Life’s most agonizing transition arguably occurs when the fragile boundary between childhood and adulthood blurs and rather quickly vanishes; that emotionally quizzical overlap during which the insecurities and uncertainties of youth immediately and awkwardly merge with the responsibilities and gray-scale cynicism of adulthood. It’s a heady mix of fear and excitement when wide-eyed innocence cosmically clashes with hardcore reality, and that makes this tumultuous era ripe for exploration. Representations of this conflict are often referred to as “coming-of-age” stories, a term which once radiated depth and tenderness but seems to have been hijacked in popular cinema by insipid “teen comedies” (in which all of life’s mysteries inevitably get solved by the evening of the prom or during some mathematically-improbable yet delightfully wacky European spy caper.)
Such is not the case with Il Posto, director Ermanno Olmi’s semi-autobiographical feature film debut. Hearkening back to the earlier Italian neorealist movement, Il Posto is a lovely film, a gentle, bittersweet, yet strangely beautiful slice-of-life that poignantly exposes the inane, hopeless, and dehumanizing nature of the corporate workplace, while at the same time revealing the joy and simple pleasures that can be found outside life’s drudgeries. A fiercely humanistic tale, Olmi’s film details the story of Domenico, a young man who travels from his small village to Milan in order to apply for a government job that, hopefully, will set him up for life.
The result is what happens when the “hero’s journey” trope is deconstructed and demolished, supplanted by dead-eyed pragmatism, or perhaps even the taciturn acceptance that victory is merely adapting to the prevailing winds of exponentially-lowered expectations. Il Posto understands this, generating simple humor and evoking basic truths through its scrutiny of Domenico’s travails. Call them quest events, if you will, which include a puzzling employment examination which calls for a 40-minute math problem (one that would take any half-educated individual less than a minute to complete), a bizarre series of deep knee bends and calisthenics, and a barrage of psychological questions that border on the inane. During these Puzzling Quests of the Mundane, Domenico meets a lovely young lady named Antonietta, a doe-eyed Dulcinea whose pretty visage and sweet nature makes Domenico’s entrance into the world of adulthood seem slightly less arduous. But when they end up working in separate buildings and he spies her happily in the company of her male co-workers, any kind of joy that can be derived from his loveless work seems spurious at best.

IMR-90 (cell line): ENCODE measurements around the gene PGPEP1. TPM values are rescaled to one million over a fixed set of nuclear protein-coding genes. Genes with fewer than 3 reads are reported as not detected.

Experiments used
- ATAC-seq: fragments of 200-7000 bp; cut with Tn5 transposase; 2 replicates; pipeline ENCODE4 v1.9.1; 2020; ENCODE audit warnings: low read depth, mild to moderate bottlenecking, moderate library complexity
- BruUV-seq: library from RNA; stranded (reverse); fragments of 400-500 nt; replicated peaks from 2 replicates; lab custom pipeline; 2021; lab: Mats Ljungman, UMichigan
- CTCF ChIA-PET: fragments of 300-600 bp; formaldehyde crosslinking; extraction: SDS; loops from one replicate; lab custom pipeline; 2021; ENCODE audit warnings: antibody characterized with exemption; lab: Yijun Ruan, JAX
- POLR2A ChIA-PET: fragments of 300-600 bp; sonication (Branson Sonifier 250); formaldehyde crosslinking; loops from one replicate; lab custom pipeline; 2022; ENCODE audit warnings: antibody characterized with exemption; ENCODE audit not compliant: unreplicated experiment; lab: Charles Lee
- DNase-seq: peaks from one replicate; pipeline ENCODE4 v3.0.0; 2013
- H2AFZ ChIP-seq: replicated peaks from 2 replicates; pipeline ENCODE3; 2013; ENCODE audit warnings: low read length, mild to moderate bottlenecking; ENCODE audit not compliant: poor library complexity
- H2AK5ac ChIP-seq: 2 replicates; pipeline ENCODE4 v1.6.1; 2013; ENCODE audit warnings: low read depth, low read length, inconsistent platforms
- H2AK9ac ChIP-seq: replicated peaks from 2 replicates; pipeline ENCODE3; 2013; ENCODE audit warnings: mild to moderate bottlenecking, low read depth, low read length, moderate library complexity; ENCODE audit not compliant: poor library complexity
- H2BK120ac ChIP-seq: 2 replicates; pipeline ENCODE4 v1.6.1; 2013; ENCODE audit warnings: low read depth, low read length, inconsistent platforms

One’s first job in the adult workplace is usually their most miserable — I almost instantly recoil in horror when remembering a certain part-time stint as a telemarketer for a mortuary. Il Posto excels in its depiction of the loneliness and desperation that one encounters when transitioning into adulthood, while still finding moments of joy, wonder, and sweet reflection in life’s most trying moments. The film does take a few unconventional turns in the middle as the point-of-view shifts from Domenico to some of the company’s adult workers, and the film slightly suffers for it. Nonetheless, Il Posto captures the cliched end-of-innocence brilliantly, presenting an honest chronicle of the bland, routine drudgery that comes part and parcel with the enslavement of responsibility. It offers no grand solutions or profound insights into any of life’s mysteries, but rather explores, with simple yet grand conviction, the small slices of life that resonate with truth and universality. Like the haunting look in Domenico’s eyes that end the film, this grand and touching film lingers with you long after the final credits have ended.